For this purpose, it usually works best to run technical exercises, such as scales and arpeggios, that you already know. You can play them slowly and methodically, or see how fast you can play them without making a mistake. Most importantly, have fun and relax!

This is another one for which you could consider adding variation, as mentioned above, from Katie O’Rourke’s Awareness Through Variation Handout.

4. Improvise

Silhouette of a person holding guitar

When your mind is spinning with all the worries and plans and to-do lists, you might want to try to turn your mind off by finding an activity to get absorbed in.

Improvisation is a great way to do this. Between the physical act of making the music, the mental act of deciding what to play next, plus listening and deciding what you like and what you don’t like, it can be a fully engrossing activity, and a very therapeutic one.

If you’re having trouble getting started, keep it simple. Choose just a few chords to play and let your ear guide you for the melody. Don’t worry if it’s not as complicated as the pieces you learn out of a book. Sometimes the simplicity is one of the most relaxing things about it.

5. Take Time Off

Person's feet relaxing in front of a mountain
Image by Republica from Pixabay

If all of the above ideas still feel like too much, it’s okay to just take a break from your music. It will still be there when you’re ready to start again (assuming you don’t sell your instrument).

A word of caution with this one though: It’s very easy to stop something, but can be quite difficult to come back to it if you stop for too long. 

It may feel frustrating if you’ve forgotten more than you’d like, and many decide to simply give up when this happens.

If you do decide to take time off, I recommend setting a specific time period, and don’t make it too long. If you haven’t been playing for very long it will be easier to forget what you’ve learned faster, so try to take only a short time off such as a month or less.

If you’ve been playing for years and years, you’ll probably still retain a lot even if you take several months off. It’s up to you to decide what makes the most sense for your situation.

Bonus: Remember Why You Love Music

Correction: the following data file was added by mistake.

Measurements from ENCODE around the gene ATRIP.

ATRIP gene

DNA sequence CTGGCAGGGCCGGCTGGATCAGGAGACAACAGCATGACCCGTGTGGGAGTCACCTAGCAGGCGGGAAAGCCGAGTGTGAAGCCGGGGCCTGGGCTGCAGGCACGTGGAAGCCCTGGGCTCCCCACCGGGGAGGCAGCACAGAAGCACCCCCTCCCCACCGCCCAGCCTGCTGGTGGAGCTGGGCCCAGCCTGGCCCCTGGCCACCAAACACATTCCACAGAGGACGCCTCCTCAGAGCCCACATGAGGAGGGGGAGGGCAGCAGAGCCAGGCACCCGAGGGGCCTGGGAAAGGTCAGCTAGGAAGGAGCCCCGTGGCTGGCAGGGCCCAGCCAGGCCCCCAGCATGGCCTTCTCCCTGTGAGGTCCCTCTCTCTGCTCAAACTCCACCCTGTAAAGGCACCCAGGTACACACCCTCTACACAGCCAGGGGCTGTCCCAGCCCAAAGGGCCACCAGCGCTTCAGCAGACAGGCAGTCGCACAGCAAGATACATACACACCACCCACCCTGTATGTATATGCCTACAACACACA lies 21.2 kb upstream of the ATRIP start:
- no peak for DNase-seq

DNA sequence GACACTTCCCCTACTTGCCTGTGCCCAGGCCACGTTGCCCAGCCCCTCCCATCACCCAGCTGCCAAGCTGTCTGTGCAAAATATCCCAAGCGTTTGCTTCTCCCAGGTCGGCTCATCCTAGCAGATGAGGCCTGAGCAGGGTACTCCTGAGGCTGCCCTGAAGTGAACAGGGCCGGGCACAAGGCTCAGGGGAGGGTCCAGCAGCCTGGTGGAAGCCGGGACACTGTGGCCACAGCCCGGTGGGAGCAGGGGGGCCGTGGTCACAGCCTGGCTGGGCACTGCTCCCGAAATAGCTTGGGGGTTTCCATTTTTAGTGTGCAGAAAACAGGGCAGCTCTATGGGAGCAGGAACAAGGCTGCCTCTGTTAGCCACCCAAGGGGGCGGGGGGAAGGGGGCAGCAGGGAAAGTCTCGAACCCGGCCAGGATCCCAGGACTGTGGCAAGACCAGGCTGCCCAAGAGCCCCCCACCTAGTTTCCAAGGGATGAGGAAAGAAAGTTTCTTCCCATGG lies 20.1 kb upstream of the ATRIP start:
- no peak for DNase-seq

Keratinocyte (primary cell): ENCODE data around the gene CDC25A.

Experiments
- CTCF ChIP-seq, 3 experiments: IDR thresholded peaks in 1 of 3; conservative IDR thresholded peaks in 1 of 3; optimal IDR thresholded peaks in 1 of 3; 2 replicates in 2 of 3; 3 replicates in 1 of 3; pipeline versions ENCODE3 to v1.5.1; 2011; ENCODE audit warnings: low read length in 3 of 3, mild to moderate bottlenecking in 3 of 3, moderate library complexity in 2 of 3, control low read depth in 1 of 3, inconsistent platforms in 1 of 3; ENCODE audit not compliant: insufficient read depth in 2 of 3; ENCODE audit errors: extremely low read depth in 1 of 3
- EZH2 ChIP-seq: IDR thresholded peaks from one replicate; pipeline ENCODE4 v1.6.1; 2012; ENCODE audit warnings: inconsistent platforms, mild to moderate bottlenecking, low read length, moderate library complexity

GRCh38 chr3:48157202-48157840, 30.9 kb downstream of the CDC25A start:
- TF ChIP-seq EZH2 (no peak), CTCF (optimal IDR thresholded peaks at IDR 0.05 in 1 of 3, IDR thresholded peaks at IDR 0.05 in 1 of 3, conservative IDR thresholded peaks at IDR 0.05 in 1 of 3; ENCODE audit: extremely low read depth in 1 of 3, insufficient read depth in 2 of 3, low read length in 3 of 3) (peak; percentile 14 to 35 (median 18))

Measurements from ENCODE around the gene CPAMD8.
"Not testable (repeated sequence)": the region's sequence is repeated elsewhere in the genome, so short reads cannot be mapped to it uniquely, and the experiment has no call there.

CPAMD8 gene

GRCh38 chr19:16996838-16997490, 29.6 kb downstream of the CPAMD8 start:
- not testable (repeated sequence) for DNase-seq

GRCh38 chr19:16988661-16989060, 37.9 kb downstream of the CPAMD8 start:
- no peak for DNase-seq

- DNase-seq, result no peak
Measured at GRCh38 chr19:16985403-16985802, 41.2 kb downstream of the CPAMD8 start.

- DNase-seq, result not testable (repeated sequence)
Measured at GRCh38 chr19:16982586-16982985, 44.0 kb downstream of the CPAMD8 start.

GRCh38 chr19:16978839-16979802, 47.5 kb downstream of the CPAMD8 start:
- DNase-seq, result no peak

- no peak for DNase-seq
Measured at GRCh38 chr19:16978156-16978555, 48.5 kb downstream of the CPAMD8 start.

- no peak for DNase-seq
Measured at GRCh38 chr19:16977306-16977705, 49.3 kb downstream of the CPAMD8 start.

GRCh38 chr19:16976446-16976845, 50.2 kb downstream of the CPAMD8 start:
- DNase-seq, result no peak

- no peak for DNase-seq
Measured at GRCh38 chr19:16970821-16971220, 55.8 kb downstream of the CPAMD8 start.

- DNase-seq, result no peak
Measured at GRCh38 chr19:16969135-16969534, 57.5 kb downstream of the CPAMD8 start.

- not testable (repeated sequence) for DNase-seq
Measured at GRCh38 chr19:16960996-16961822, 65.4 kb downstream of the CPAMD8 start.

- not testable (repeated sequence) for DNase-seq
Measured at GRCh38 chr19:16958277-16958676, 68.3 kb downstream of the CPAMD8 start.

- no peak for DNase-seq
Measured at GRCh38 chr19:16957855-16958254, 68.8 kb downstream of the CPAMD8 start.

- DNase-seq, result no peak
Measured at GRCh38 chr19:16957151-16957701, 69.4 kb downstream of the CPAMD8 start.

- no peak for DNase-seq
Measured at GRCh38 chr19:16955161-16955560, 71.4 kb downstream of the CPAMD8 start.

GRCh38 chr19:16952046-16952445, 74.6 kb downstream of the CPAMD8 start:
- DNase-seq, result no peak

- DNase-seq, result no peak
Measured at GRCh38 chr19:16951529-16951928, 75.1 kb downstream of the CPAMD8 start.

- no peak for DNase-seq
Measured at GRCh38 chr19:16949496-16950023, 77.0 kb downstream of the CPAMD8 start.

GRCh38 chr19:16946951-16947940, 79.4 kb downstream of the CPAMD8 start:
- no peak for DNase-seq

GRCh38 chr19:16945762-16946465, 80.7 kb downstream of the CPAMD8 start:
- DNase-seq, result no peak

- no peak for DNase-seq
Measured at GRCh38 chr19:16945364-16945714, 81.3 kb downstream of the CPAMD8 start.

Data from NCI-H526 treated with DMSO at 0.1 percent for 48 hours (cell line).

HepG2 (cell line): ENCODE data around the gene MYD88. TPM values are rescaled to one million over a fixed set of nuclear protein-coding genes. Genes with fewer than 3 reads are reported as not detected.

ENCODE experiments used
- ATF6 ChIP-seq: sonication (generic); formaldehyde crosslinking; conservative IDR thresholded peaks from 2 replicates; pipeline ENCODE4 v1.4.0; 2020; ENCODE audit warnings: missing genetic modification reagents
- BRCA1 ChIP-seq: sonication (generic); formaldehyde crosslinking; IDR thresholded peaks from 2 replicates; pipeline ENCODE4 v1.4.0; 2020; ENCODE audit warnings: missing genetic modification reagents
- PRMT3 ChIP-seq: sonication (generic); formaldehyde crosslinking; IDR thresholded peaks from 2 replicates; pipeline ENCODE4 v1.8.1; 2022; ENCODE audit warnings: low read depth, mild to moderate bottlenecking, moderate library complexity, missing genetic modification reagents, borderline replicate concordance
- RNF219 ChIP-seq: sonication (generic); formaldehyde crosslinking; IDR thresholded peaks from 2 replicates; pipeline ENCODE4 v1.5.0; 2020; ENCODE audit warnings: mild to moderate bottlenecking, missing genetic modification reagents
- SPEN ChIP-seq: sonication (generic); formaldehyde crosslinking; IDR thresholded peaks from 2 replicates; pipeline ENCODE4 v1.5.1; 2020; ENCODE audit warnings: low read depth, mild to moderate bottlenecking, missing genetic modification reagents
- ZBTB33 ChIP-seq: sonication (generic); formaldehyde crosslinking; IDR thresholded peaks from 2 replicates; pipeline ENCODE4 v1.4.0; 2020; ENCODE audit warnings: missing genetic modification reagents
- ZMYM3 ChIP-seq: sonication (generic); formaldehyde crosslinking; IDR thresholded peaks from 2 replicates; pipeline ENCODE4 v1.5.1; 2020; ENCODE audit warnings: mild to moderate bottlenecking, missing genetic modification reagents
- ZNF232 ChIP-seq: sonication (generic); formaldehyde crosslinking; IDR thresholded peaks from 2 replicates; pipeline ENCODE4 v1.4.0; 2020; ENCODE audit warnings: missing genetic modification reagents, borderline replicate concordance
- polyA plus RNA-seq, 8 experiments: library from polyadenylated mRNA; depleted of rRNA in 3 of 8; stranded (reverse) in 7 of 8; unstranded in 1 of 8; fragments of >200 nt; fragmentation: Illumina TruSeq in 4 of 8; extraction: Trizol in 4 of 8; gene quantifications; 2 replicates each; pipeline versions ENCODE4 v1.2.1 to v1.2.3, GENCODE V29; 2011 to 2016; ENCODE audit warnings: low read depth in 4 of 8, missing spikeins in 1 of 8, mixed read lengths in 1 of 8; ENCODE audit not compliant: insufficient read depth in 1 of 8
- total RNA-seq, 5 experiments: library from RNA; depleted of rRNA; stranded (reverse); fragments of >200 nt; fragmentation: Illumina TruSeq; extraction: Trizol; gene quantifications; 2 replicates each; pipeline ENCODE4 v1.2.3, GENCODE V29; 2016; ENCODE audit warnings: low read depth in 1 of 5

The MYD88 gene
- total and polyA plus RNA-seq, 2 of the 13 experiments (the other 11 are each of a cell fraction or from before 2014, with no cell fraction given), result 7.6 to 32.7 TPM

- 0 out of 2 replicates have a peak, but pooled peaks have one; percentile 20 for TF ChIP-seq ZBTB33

hands making a heart around the setting sun

When you’re having a hard day it’s so important to remember is why you are choosing to make music in the first place. There’s something about it that feeds your soul and improves your life, and sometimes when times get tough we forget that.

If you keep your love of music front and center when making all your musical decisions, you’ll surely find your way over any obstacles you may face.

Rough patches are inevitable, and that’s ok. I hope these ideas help you overcome the challenges you face in your musical journey.

Do you have any special ways you like to practice when it’s been a tough day? Have you tried any of the above ideas? I’d love to hear about it in the comments!

Good luck and happy practicing!

Make Practice Time Easier By Planning Ahead!

Hands playing piano keys with a metronome and pencil nearby

Learn how to plan exactly what you need to do each day to accomplish your goals. Then all you have to do at practice time is sit down and play!

The Piecewise Practice Planner will help you make meaningful progress every time you practice, even with as little as 5 minutes per practice session.

Best of all, it’s completely FREE–to opt in, click the button below!

Heidi has been involved in music in one way or another for most of her life. She studied music composition in college, has taught piano, voice, composition, ear training, and guitar, and has worked as a piano tuner and technician. Before the pandemic she loved playing concerts at retirement communities, bringing the joy of music to those populations. She is currently working on learning more about the connection between music and healing.